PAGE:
Arcology: noun (plural arcologies) an ideal integrated city contained within a massive vertical structure, allowing maximum conservation of the surrounding environment. Origin: 1969: blend of architecture and ecology.
The question of what to do about Earth’s growing population – 7 billion and counting – and the environmental impact it is having has been on the minds of city planners, environmentalists, and global leaders for qu9ite some time. Far from it being a simple matter of determining how we are going to feed new every mouth we create, there’s also the question of how to provide for their other basic needs.
In the 20th century alone, humanity grew by multiplication factor of six. Cities expanded, suburban developments went up, and inner cities were “rezoned” and redeveloped in order to make room for them. When horizontal space became an issue, vertical structure were adapted, incorporating sky scrapers and massive high-rises. In addition, cities, counties and entire nations needed to find more sources of fresh water to address their health and sanitation needs, more landfills to accommodate waste, and more green spaces to grow food. In time, it soon became clear that this increased output of human beings and their various wastes was causing irreparable harm to the planet.
By the turn of the century, the projections only became worse, thanks in large part to the ongoing industrialization of developing nations. In these parts of the world, where a full third of the human race resides, the impact of so many new power plants, urban developments, superhighways, and fossil-fuel burning cars could not be underestimated. The problem of providing space for our people and seeing to their needs in a way that is sustainable in the long term has only become more pressing as a result.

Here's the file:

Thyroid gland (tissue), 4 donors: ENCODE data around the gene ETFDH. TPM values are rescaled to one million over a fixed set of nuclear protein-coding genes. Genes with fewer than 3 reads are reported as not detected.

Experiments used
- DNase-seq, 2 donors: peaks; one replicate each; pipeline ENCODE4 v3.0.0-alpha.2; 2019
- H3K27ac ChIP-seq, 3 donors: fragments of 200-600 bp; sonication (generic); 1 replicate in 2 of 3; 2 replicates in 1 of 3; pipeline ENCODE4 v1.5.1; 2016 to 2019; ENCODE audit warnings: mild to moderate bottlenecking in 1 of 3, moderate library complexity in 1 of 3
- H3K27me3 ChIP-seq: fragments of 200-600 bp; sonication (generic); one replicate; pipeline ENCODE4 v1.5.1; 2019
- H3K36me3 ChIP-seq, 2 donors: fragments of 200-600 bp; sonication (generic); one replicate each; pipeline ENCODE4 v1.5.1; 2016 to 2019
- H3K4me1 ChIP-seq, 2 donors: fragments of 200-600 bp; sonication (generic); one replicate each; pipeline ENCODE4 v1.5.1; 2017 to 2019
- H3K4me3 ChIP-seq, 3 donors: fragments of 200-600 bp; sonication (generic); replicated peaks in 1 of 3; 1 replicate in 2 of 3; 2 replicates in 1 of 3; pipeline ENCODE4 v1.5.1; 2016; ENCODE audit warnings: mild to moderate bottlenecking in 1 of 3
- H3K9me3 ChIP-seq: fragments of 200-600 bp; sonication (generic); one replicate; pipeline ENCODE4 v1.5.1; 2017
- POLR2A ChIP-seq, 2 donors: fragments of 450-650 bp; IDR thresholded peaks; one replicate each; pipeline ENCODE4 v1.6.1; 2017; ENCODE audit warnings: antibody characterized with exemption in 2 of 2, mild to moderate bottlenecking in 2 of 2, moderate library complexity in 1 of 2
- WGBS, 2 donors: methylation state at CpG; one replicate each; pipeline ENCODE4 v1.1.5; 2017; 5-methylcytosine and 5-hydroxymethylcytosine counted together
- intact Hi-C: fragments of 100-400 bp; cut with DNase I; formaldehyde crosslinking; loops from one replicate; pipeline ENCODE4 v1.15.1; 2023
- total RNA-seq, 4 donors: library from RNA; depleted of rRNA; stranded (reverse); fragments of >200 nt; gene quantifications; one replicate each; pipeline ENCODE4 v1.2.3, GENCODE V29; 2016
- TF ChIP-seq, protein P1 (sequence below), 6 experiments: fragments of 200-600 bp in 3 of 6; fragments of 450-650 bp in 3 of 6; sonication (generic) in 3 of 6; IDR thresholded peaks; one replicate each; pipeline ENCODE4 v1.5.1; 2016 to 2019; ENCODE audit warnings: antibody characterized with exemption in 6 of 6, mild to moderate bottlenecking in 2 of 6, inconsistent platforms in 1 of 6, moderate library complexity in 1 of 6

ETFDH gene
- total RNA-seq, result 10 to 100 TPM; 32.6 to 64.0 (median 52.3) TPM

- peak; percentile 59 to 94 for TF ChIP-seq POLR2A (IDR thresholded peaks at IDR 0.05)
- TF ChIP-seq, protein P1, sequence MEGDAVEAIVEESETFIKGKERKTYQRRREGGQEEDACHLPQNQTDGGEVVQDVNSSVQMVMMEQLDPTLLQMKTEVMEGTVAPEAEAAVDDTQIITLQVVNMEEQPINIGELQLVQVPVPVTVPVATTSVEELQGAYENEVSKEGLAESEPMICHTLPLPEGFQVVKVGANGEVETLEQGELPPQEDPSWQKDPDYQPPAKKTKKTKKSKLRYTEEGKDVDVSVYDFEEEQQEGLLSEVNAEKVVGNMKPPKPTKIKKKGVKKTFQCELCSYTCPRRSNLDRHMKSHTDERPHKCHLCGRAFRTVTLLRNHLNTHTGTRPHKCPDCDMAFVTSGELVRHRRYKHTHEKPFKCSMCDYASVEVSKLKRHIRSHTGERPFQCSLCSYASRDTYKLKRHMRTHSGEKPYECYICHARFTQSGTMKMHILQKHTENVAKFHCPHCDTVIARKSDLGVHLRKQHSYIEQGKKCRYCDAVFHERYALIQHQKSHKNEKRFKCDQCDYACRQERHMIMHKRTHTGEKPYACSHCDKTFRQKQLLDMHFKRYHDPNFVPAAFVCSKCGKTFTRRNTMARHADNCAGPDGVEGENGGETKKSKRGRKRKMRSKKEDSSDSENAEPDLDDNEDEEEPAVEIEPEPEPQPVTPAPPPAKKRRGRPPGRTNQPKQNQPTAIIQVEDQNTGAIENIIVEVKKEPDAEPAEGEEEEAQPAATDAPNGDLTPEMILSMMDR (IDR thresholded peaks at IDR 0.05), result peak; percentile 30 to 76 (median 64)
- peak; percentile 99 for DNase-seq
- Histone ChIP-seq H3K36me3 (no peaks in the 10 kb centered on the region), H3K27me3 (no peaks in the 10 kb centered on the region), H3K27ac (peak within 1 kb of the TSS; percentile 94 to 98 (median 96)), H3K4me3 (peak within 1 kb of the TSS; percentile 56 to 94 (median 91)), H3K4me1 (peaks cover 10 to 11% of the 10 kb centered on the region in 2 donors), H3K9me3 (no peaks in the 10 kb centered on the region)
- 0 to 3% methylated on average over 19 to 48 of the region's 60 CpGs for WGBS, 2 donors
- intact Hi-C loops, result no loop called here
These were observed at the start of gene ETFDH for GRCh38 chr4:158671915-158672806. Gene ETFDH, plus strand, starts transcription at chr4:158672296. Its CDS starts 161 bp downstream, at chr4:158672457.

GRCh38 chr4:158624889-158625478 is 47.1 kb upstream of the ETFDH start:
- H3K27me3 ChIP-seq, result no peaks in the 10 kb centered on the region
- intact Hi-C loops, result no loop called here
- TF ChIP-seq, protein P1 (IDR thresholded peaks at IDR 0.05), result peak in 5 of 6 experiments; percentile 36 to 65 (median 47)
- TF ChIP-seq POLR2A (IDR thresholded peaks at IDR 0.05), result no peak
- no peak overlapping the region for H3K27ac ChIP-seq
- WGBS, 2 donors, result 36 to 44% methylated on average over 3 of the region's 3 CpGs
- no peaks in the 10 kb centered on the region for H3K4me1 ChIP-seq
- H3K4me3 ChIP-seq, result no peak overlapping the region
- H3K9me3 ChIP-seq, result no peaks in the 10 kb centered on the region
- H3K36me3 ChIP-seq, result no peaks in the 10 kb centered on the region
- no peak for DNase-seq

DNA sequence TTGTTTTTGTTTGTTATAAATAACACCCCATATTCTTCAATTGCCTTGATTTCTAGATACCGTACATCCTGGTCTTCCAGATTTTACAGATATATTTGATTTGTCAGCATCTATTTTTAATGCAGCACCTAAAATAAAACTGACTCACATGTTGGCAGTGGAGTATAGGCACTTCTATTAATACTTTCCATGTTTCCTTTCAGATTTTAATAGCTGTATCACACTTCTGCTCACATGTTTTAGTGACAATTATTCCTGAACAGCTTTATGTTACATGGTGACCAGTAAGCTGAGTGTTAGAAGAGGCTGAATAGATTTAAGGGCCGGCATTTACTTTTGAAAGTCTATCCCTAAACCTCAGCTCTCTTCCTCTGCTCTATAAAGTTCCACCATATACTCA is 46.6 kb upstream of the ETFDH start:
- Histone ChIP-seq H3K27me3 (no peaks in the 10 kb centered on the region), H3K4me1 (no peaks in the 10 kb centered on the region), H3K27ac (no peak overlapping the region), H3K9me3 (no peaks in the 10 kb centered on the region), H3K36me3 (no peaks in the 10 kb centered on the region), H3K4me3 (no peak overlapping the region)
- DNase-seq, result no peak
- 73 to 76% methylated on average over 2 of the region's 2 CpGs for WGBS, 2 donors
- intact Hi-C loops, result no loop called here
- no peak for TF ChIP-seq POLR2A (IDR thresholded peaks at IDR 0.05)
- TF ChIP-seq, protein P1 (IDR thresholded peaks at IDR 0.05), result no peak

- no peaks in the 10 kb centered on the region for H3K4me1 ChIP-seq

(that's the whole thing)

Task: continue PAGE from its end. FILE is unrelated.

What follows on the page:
As it turns out, the answer may lie in a concept developed in the 1960’s by a man named Paolo Soleri. An architect of Italian descent who studied at the feet of architect Frank Lloyd Wright, he is credited with coining the term “arcology”, a new form of architecture that plotted the creation of three-dimensional hyperstructures that would be self-sufficient, and in some cases, self-contained. Primarily proposed as a means to combat two-dimensional urban sprawl, arcologies were also meant to economize on transportation, energy use, commerce and agriculture. All needs, which included the need to reduce waste and impact on the environment, were incorporated in his new designs. And on top of that, they would be beautiful as well as very, very big.
One of his first designs was for a city-structure named Babel (or IID as it’s officially designated). This design called for a flared cylinder of apartments sitting in a saucer-shaped base, complete with commercial, civil spaces, and public areas. The estimated population for this monster design was 550,000 people – the population of a major city – but placed in an edifice 1900 meters high and 3000 meters at its widest point.
Close-ups of the design show the immense attention to detail that Soleri’s featured in his drawings. From housing, to production centers to water treatment and waste disposal, nothing was overlooked. And just in case you’re having problems imagining the scale, he features a picture of the Empire State building for a size comparison.